The projects demand significant scientific and practical responsibilities from participants, however, the demands are well within the capabilities of most students, and whilst being challenging, are enjoyable and exciting. As part of this program, interns can expect to be important members of a focused and dedicated research institute and partake in ground breaking research. It is an opportunity to contribute meaningfully to exciting marine research, as well as experience the frustrations, the highs and the lows, and the achievements associated with ambitious and challenging marine research in Africa.
Oceans Research has established a strategic network of two research stations situated within the unique marine biomes of southern Africa, namely, Skeleton Coast Marine Lab and Mossel Bay Marine Lab. At each laboratory, researchers are conducting ambitious ecological, physiological and biological studies on resident marine top predators and their associated ecosystems.
Mossel Bay Marine Lab is the flagship and most established research laboratory within the Oceans Research network. It is also home to the institute’s central office and management. The research laboratory is situated along the southern coast of Africa in a warm temperate marine biome that attracts numerous temperate water fish species. At the top of the food chain is the Cape fur seal that resides on Seal Island, the Great white shark that frequents the bay to hunt fur seals, numerous fish species and a semi resident population of bottlenose dolphins.
Interested interns can also get involved with our educational program, where we educate mostly underprivileged schools regarding the importance of ocean conservation and the vital role sharks play in both the marine and terrestrial ecosystems.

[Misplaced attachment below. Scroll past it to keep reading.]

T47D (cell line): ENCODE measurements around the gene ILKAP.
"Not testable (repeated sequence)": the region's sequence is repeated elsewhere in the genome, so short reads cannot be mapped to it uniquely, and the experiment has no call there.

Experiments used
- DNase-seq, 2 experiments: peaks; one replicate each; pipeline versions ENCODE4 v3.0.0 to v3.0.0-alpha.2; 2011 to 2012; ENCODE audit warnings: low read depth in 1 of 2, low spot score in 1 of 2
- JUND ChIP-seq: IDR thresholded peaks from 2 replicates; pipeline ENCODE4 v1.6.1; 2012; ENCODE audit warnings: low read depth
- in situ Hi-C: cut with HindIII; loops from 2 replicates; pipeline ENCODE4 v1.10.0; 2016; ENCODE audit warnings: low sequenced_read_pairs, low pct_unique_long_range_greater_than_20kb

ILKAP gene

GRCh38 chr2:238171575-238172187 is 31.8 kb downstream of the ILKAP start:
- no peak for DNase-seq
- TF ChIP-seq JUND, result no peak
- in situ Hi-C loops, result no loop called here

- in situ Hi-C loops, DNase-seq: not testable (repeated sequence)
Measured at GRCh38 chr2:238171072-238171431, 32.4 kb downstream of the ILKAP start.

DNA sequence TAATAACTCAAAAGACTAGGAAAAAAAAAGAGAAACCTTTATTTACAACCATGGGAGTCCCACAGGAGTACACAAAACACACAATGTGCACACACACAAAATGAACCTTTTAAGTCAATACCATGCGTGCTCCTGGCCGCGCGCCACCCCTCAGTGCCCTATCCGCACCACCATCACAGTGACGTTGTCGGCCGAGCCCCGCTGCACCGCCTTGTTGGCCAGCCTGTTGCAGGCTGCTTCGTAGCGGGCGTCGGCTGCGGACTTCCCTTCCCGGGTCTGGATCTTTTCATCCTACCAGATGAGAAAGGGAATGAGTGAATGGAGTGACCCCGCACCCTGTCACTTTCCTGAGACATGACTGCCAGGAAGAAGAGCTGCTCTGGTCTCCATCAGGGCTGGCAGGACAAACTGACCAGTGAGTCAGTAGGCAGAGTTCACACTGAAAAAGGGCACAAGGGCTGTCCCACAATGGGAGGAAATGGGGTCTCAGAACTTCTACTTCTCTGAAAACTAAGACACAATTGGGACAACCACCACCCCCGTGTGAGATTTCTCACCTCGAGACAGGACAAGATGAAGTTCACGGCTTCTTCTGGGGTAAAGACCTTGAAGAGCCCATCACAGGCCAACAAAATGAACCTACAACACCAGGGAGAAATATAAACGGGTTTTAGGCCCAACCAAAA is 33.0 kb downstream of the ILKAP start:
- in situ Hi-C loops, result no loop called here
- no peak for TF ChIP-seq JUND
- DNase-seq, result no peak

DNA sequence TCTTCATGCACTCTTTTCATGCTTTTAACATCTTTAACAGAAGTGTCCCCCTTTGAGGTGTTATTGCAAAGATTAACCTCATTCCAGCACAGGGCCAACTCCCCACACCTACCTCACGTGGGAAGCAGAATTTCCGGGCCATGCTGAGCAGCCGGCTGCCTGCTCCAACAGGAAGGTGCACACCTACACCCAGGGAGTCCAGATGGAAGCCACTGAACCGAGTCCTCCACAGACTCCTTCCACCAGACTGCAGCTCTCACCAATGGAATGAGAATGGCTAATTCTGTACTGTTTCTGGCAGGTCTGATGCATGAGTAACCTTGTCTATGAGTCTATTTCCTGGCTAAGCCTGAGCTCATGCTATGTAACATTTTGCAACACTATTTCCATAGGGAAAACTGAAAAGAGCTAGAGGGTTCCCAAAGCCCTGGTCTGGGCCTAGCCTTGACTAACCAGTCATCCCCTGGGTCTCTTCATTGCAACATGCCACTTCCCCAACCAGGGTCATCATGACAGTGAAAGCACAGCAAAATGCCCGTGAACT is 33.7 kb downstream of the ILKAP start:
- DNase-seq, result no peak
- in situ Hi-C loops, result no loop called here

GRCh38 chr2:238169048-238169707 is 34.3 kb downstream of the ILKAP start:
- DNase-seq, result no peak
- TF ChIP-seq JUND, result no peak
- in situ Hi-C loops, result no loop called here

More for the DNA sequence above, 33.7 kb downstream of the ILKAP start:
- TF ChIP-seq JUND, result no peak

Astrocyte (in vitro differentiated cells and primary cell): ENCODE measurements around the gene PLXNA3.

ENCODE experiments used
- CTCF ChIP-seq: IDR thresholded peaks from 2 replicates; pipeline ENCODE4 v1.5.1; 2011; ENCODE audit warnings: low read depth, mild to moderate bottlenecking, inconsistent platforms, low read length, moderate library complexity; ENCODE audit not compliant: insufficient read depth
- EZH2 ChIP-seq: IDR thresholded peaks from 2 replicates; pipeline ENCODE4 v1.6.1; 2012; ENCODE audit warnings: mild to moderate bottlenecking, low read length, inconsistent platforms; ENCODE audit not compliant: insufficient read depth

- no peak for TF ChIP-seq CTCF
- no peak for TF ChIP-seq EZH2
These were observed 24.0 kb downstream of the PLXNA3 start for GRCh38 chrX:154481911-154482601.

Skeleton Coast Marine Lab is situated along the desert coast of Namibia at Walvis Bay, a worldwide mecca of dolphin watching and desert tourism. The Benguela current is the driving force behind one of the world’s most abundant marine environments and attracts dense populations of marine mammals such as the Heaviside’s dolphin, bottlenose dolphin, Cape fur seal and humpback whale. The Namibian coast line is considered one of the most undeveloped, beautiful places in the world. The Namib is the oldest desert in the world and is characterised by the conjunction of large fields of sand dunes meeting one of the world’s richest marine environments, the cold currents of the Benguela ecosystem.
The internship program is aimed at assisting in the development of students training in the area of biological science. However, we willingly invite applications from all students and enthusiasts who have a passion for the oceans and want to extend their knowledge through real life experience.
Further information is available on the Oceans Research website.